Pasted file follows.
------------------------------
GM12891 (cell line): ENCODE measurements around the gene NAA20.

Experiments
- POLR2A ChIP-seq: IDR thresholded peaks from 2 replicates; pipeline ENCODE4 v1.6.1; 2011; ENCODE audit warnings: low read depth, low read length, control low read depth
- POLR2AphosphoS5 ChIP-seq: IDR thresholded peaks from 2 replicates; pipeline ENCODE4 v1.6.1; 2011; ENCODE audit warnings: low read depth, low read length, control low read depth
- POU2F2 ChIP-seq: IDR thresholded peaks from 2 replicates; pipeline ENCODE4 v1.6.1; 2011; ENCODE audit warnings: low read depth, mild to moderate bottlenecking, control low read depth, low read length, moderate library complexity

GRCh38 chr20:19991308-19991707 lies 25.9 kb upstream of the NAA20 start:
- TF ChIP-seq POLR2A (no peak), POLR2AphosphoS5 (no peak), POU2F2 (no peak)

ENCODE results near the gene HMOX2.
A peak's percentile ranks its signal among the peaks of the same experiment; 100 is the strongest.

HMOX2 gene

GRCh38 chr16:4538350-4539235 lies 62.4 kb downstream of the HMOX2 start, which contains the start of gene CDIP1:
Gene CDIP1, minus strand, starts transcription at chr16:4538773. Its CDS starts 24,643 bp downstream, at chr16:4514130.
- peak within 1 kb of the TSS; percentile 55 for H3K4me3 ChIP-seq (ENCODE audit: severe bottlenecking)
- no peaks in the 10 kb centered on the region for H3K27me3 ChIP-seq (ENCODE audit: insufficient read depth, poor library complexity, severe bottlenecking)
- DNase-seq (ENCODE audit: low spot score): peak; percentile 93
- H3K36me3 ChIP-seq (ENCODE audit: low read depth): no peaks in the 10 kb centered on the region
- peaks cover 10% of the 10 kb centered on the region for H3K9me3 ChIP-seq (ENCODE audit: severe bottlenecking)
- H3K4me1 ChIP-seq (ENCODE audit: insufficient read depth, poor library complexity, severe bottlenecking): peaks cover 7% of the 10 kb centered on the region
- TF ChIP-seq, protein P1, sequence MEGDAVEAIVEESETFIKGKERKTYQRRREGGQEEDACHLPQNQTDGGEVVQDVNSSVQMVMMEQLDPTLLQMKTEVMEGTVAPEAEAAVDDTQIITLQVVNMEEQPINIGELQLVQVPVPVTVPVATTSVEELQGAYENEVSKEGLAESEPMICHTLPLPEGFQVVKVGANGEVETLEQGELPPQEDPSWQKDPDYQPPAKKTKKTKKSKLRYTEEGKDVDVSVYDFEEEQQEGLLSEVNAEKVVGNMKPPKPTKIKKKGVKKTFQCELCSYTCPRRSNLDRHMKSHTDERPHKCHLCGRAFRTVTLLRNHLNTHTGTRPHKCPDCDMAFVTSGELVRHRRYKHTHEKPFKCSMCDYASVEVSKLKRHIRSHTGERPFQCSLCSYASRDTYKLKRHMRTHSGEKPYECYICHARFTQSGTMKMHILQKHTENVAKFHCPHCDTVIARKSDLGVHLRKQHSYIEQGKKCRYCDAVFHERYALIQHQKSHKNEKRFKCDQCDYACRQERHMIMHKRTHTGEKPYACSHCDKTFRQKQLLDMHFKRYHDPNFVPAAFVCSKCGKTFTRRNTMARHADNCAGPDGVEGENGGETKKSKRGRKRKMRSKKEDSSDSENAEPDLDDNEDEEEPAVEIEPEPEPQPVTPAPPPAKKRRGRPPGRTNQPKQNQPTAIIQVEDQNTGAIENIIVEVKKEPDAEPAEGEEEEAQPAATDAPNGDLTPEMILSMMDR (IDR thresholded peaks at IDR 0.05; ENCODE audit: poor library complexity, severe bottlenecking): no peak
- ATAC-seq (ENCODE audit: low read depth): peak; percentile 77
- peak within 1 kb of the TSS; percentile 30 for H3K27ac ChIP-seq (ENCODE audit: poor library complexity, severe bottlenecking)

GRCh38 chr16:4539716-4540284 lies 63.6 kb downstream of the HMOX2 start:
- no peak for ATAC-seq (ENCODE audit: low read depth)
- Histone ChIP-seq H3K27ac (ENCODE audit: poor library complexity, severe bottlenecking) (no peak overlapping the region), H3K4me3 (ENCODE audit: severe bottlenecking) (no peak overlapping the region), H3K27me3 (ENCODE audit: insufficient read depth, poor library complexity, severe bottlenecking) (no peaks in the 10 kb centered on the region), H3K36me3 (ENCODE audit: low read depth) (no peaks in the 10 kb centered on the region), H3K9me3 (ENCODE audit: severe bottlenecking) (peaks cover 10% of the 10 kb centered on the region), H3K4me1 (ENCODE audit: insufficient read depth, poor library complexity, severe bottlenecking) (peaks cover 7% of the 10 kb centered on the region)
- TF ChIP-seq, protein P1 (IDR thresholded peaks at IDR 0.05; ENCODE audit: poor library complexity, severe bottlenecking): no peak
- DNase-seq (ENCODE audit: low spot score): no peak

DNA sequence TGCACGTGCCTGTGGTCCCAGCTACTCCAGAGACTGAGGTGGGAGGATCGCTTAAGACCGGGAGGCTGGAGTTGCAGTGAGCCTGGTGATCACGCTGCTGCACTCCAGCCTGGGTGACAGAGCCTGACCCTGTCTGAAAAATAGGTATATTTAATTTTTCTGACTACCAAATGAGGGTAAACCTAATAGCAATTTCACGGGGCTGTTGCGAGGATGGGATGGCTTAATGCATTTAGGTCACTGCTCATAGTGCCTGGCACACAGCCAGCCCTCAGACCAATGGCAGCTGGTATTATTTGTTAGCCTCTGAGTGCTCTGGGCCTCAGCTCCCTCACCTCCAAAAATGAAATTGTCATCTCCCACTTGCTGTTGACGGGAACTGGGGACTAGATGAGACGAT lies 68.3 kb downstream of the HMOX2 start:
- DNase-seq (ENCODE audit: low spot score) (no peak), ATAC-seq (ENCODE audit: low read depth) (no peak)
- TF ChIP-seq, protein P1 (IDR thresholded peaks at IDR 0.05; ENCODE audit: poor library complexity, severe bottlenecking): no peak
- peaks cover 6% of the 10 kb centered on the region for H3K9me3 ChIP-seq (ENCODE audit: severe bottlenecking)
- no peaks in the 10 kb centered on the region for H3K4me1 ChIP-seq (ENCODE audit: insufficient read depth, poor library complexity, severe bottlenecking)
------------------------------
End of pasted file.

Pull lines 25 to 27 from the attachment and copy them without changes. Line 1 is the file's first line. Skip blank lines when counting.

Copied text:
- TF ChIP-seq, protein P1 (IDR thresholded peaks at IDR 0.05; ENCODE audit: poor library complexity, severe bottlenecking): no peak
- DNase-seq (ENCODE audit: low spot score): no peak

DNA sequence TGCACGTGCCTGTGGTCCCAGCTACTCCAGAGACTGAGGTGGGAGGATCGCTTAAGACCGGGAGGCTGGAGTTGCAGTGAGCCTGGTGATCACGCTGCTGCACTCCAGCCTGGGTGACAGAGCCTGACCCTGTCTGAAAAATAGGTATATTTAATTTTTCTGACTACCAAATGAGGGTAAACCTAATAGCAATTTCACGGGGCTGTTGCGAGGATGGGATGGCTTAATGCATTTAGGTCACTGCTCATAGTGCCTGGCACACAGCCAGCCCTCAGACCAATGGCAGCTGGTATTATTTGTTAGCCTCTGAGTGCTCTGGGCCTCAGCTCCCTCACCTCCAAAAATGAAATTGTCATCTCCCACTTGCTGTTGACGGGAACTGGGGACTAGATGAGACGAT lies 68.3 kb downstream of the HMOX2 start: